March 10, 2014 § 5 Comments
I’m in an end-of-AWP-day-one cranky stupor when journalist, author, and magazine editor Autumn Stephens’ humor lifts me up. I shift my sore hips back into the chain-locked chair, lean forward, and soak up her soft-spoken words.
“Americans tell 1.6 lies a day,” she tells us, citing a 2010 study. She leans into the microphone and tosses out a few examples.
“Yes, Virginia, there is a Santa Claus.
We have an open marriage.
There are weapons of mass destruction.”
I’m pretty honest, but it makes me think. I tell that first lie to my four-year-old who demands the book Santa’s Toy Shop at bedtime at least four times a week. He says he’s going to be extra good this year so that Santa will stop at his house with a model train and tunnel. It’s only March, and if he wants to self-govern based on that, fine with me. In early adulthood I once fell for something along the lines of the second. Big mistake. And the third, we’re still feeling the reverberations of that lie the world over.
Stephens throws out a different example, one from her early magazine days. She was asked to write about interior design, which she knew nothing about, and took a personal approach, letting the story speak through her experience as a novice. She began with something along the lines of, “As I walked through the gates I was transported to the South Seas….” Her editor returned the piece with the “I’s” crossed out and replaced by, “a visitor.” It reminded her of something her mother had told her years before. “She said I could expect a monthly visitor.” When she saw the changes in the article, she had the same thought as after her mother’s warning. “What visitor?”
Old-time journalist will tell you that they learned to never use the vertical pronoun, that slender sneaky little “I.” But these days, when it’s not strict reportage, there’s a more nuanced view of the “I.”
Using the first person, coming out and saying who we are, is one way we can infuse our non-fiction writing with integrity. There’s no need for the visitor artifice. First person is a gateway into a story because it invites the reader in, illuminates the universal through our experiences. It’s not for every piece, but let’s look at those beginning lies as a case study.
If I were writing about how family beliefs get passed down, I could start with the Santa experiences with my son. I could ask my Jewish friends from childhood, whom I later learned helped their parents carry their presents from the basement closet to their tree, why they never told me the truth. Maybe I’d find a bigger story about belief and belonging.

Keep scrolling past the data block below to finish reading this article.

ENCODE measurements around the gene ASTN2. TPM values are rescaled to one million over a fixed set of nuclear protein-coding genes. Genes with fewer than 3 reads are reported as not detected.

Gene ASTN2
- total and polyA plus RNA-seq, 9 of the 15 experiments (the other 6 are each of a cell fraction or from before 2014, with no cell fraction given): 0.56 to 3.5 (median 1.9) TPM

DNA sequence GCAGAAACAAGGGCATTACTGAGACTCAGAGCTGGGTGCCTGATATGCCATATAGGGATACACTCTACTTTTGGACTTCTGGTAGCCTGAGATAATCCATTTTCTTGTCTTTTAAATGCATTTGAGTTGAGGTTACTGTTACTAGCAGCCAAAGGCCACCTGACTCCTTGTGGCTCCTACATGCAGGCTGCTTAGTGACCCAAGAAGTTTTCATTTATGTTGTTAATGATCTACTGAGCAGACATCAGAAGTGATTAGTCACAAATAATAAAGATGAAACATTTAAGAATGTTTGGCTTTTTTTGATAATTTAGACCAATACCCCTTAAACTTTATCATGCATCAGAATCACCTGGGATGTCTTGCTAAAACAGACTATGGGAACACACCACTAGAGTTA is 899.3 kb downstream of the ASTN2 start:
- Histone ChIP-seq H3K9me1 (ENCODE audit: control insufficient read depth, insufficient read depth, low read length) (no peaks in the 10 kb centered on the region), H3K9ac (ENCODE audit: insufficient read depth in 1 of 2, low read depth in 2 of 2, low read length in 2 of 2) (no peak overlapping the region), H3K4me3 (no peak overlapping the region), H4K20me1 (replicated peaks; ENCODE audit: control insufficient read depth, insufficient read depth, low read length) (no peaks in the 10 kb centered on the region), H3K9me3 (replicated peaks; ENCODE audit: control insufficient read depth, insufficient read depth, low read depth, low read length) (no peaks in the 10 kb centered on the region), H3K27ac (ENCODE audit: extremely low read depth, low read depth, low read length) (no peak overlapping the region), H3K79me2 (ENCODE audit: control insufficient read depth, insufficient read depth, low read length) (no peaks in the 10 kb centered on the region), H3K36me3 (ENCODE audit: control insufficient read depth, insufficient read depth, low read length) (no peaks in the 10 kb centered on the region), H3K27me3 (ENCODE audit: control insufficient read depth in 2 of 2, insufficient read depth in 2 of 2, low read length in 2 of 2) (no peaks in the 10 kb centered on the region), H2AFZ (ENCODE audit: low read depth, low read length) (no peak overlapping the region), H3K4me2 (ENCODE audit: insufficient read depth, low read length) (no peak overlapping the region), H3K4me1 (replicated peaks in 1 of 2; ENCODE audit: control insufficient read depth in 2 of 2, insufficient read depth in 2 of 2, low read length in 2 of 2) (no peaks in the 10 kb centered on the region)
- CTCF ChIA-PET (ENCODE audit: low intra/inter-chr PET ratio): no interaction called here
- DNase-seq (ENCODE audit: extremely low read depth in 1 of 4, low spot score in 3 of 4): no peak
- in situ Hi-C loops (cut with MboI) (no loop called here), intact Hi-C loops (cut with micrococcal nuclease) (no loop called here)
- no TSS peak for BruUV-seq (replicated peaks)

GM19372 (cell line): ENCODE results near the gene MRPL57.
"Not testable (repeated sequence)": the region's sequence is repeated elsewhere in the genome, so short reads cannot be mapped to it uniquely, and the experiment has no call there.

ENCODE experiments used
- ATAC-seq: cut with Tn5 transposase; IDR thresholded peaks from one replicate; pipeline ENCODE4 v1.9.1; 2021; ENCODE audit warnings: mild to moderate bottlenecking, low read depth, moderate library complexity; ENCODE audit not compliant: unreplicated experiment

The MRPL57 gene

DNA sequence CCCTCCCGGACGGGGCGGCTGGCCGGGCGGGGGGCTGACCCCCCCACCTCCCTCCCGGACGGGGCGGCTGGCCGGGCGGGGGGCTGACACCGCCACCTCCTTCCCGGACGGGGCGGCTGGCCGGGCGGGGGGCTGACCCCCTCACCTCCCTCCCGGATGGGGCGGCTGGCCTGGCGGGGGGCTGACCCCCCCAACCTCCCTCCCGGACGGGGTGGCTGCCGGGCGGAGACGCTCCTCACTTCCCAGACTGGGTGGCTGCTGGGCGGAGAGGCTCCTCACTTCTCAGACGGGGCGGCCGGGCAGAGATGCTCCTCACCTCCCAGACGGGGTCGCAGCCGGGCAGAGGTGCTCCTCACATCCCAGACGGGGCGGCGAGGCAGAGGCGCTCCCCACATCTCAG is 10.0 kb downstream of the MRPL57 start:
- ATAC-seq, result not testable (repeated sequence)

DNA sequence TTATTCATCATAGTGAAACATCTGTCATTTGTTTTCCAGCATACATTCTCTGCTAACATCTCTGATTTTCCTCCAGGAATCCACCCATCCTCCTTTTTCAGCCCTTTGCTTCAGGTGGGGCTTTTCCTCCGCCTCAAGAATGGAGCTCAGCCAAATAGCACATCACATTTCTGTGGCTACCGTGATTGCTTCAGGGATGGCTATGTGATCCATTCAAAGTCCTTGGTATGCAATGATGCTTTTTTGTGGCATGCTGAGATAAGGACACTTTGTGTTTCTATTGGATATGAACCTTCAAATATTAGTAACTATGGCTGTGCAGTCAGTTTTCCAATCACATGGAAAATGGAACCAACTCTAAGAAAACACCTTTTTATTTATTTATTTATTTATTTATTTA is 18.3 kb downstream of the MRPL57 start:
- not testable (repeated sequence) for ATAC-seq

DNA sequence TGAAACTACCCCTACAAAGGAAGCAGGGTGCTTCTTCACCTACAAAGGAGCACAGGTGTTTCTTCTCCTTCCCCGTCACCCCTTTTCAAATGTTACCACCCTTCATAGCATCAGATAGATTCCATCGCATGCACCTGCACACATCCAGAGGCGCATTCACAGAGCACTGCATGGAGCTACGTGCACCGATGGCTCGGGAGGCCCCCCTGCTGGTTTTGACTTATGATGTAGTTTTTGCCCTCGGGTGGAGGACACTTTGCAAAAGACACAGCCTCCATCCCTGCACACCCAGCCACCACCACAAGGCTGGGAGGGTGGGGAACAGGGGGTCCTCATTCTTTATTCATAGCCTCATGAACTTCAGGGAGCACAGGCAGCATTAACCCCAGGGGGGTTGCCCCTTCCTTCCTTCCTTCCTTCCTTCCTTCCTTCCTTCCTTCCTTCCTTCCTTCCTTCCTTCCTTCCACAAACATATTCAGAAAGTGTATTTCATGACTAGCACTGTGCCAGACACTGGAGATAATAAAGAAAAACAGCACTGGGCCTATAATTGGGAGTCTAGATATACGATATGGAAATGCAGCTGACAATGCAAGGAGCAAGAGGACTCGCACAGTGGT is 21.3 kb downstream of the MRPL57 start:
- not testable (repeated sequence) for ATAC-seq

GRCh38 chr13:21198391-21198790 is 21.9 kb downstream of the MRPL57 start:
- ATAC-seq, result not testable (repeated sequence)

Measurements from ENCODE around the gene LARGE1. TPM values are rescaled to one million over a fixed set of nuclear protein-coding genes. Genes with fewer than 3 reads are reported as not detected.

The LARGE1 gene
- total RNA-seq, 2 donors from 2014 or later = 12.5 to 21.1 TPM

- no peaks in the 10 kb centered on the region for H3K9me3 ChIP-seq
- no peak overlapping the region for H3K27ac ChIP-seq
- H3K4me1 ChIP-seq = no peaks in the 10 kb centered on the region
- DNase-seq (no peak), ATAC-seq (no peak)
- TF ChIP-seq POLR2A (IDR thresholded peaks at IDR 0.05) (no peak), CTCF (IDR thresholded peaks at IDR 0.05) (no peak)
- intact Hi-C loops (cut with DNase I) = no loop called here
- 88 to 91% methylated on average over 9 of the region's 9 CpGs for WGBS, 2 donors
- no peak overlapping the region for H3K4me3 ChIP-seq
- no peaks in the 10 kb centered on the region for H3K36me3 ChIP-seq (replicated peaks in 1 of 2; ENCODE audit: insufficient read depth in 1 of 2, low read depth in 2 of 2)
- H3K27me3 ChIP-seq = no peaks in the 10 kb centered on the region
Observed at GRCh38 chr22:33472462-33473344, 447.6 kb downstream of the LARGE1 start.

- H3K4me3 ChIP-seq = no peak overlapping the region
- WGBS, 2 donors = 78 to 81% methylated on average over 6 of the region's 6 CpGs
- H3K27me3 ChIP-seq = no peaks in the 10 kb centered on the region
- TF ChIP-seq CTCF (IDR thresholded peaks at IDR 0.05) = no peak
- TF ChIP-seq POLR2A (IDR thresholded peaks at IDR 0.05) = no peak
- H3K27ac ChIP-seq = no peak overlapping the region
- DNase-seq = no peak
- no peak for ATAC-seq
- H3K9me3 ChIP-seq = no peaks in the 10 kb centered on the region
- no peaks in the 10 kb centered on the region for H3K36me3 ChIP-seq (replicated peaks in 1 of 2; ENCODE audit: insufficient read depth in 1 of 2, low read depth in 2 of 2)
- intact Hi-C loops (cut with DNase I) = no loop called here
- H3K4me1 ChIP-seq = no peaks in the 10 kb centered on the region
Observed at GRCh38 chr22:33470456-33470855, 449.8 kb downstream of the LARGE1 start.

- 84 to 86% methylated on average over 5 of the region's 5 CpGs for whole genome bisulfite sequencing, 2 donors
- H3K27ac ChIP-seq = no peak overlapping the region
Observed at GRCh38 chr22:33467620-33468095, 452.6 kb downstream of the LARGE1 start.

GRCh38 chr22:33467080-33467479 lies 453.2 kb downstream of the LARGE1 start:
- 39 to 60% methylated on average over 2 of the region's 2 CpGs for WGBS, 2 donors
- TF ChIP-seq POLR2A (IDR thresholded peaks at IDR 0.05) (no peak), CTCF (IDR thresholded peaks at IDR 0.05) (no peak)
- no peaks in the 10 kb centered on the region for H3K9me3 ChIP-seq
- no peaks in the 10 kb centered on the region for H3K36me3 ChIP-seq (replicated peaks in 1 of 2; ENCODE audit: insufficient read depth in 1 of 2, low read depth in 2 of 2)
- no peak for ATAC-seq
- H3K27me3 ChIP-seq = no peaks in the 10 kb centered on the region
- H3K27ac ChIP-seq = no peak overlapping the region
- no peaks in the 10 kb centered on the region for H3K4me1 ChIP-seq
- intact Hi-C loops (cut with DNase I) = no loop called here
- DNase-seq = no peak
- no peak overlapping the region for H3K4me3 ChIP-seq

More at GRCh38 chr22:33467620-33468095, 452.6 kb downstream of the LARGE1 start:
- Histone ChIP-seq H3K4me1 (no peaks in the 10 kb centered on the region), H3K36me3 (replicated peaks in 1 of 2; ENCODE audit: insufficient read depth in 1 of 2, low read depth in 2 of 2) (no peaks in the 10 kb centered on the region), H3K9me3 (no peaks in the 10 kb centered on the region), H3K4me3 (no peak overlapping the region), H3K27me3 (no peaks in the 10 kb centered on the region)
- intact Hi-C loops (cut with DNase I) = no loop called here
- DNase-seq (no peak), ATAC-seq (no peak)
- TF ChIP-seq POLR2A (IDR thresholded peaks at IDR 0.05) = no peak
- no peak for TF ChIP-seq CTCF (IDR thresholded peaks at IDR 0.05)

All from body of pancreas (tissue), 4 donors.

If I wanted to explore the virtue of faithfulness, I could enter the story through my experience of what was supposed to be a one-night stand in my early 20’s with a man who claimed his marriage had ended. He lied, then his wife left and he became my problem. This approach could let readers look at their feelings without making them directly confront their own transgressions, whether real or fantasy.
If I wanted to write about how the things got worse for girls in Afghanistan with the US military presence, I wouldn’t need to be in it. But, if I was writing about the recall of inactive troops, I’d share my story of the letter I received on September 21, 2011 notifying me that my permanent separation from the US Air Force, which was slated for December 5th, was on hold, indefinitely.
It boils down to trusting our intuition with our writing, to asking if our experiences or interactions with the subject matter lead us to the truth, a “go big” where our presence brings the reader in and illuminates the story, world, or some aspect of our shared humanity.
Stephens asserts that whatever we write, with the exception of our grocery list, that we should, “Write with integrity, and for God’s sake don’t be boring.”
Samantha Claire Updegrave writes creative non-fiction, micro-essays, and poetry. Her work has appeared most recently in Literary Mama, Bacopa Literary Review, and hipMama. She is an MFA candidate at The Northwest Institute of Literary Arts and an assistant non-fiction editor at Soundings Review. By day she is an urban planner, and lives in Seattle, Washington, with her partner, young son, and two feuding cats.